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Both Kentucky Senate candidates are confident

With more than $25 million worth of advertising etched into their minds, the commonwealth's voters decide Tuesday the fate of Kentucky's U.S. Senate race.

Both Republican U.S. Sen. Mitch McConnell, the GOP's leader in the U.S. Senate, and his Democratic challenger Bruce Lunsford expressed confidence Monday as they made final stops in each of the major Kentucky cities.

"We're heading toward a victory," McConnell said in a cramped conference room with about 20 supporters at Lexington's Blue Grass Airport Monday morning. "Clearly what's happening here is we're taking off as we go toward the finish line."

McConnell said he has the momentum heading into Tuesday's election after snaring 10 of 12 Kentucky newspaper endorsements and seeing a slight bounce in polls that came out the last few days.

McConnell built his campaign on the clout he holds as a four-term senator and as the Republican Senate leader, which he says enables him to secure more federal grants and resources for Kentucky.

Lunsford has tried to combat that message by noting that he would probably be a member of the majority party and would have the ear of Democratic Senate Leader Harry Reid.

"I'm going to be able to walk into the leader's office any time I want because he asked me, as several others did, to run in this race," Lunsford told reporters in Lexington Monday. "I'll be able to walk in any time I want and say, 'These are my priorities. Here's what the people of Kentucky tell me are priorities.'"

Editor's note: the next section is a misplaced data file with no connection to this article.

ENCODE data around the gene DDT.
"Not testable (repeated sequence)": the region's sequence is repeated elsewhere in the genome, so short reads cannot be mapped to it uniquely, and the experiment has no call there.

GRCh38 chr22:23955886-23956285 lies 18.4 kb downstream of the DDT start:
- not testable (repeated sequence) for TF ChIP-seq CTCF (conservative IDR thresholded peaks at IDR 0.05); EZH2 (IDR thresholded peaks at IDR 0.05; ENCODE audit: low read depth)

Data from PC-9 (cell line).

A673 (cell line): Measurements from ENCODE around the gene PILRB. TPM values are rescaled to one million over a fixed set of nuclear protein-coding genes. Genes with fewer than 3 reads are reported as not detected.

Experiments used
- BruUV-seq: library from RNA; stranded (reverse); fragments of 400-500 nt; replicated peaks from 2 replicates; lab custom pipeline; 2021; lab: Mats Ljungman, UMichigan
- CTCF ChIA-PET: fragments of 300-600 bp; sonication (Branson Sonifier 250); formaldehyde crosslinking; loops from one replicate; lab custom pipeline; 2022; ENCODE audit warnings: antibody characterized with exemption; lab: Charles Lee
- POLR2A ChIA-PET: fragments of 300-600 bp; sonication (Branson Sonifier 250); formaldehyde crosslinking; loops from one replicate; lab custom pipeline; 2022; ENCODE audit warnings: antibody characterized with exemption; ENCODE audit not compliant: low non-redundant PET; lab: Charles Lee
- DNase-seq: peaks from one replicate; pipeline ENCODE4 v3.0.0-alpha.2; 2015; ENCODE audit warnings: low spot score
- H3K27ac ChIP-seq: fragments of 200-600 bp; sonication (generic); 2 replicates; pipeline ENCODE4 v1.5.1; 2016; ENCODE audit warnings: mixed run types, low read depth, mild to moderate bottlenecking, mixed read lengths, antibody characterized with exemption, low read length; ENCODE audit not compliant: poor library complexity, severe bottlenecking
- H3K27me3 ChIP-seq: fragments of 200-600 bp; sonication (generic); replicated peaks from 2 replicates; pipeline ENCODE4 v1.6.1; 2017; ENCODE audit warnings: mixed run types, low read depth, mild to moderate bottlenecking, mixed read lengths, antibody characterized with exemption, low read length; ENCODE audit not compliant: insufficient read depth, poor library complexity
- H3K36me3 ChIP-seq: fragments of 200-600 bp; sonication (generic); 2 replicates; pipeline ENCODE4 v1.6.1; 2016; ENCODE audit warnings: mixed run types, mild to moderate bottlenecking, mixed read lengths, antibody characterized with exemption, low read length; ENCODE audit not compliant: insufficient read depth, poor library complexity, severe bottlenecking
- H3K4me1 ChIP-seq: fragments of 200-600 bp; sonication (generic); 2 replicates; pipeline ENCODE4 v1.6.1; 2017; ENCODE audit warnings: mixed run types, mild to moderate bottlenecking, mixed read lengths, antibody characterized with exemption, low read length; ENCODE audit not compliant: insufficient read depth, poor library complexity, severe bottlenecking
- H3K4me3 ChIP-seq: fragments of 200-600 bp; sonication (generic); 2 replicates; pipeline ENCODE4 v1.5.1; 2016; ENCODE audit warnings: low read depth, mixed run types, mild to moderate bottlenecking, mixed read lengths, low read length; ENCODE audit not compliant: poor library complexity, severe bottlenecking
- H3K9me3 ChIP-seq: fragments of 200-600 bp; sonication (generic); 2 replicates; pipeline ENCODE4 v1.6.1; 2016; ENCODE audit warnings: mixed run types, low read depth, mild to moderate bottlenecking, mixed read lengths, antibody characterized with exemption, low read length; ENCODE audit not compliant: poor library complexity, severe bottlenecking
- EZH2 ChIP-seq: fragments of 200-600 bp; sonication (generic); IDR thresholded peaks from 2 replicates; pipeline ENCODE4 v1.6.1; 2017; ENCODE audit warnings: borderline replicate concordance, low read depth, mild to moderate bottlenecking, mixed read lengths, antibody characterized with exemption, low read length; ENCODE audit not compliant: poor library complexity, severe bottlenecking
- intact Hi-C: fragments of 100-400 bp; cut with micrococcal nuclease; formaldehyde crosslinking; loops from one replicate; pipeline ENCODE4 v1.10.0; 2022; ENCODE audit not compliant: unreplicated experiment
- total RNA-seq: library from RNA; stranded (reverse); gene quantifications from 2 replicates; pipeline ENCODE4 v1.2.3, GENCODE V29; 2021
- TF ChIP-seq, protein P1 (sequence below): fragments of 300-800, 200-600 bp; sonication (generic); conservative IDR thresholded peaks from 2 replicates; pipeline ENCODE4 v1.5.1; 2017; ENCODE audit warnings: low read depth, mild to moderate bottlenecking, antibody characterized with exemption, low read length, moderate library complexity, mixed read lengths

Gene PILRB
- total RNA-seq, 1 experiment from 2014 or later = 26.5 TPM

Lunsford was joined outside the Fayette County Democratic Party headquarters on South Broadway for a rally by former governors John Y. Brown Jr. and Julian Carroll — who have been mainstays on the campaign trail for Lunsford — as well as Richard Trumka, the secretary-treasurer of the national AFL-CIO.

"This election for senator can actually be what breaks the logjam in Washington, D.C.," Trumka told about 100 activists in the party headquarters' parking lot. "It's really not the clout you have, it's how you use the clout that you have."

Lunsford said voters are anxious and frustrated at the direction of the country, particularly the economy, and are likely to take that out against McConnell even if they vote for Republican presidential candidate John McCain.

"I think it's going to be history making tomorrow. I'm excited to watch people speak," he said. "This is real simple: They care about their jobs because they think they're going to lose them. They care about their health care. They care about their retirement plans because they've watched them plummet. And most of all, they care about their country."

This has been an election season in the Bluegrass State like few before.

With a historic, competitive and attention-grabbing presidential election as a backdrop, Kentuckians are being asked to rehire or fire a sitting party leader in the Senate for the first time since 1944, when Sen. Alben Barkley was the Democrats' Senate leader.

The presidential election between Democrat Barack Obama and Republican John McCain, which polls show McCain leading by double digits in Kentucky, has been low-key in the state, as opposed to other nearby swing states such as Virginia, Ohio and Missouri.

Still, McConnell said on Saturday that the presidential race will no doubt increase turnout in Kentucky.

"I'm glad that Sen. McCain is going to carry the state. I think it's generally helpful," he said.

Monday, he added that interest in his race against Lunsford is also running high.

"I went to Kroger yesterday morning — I'm the shopper in this family — and everybody wanted to stop and talk," he said. "So clearly it's on everybody's mind. It's a big election; some would argue the biggest Senate election in the country."

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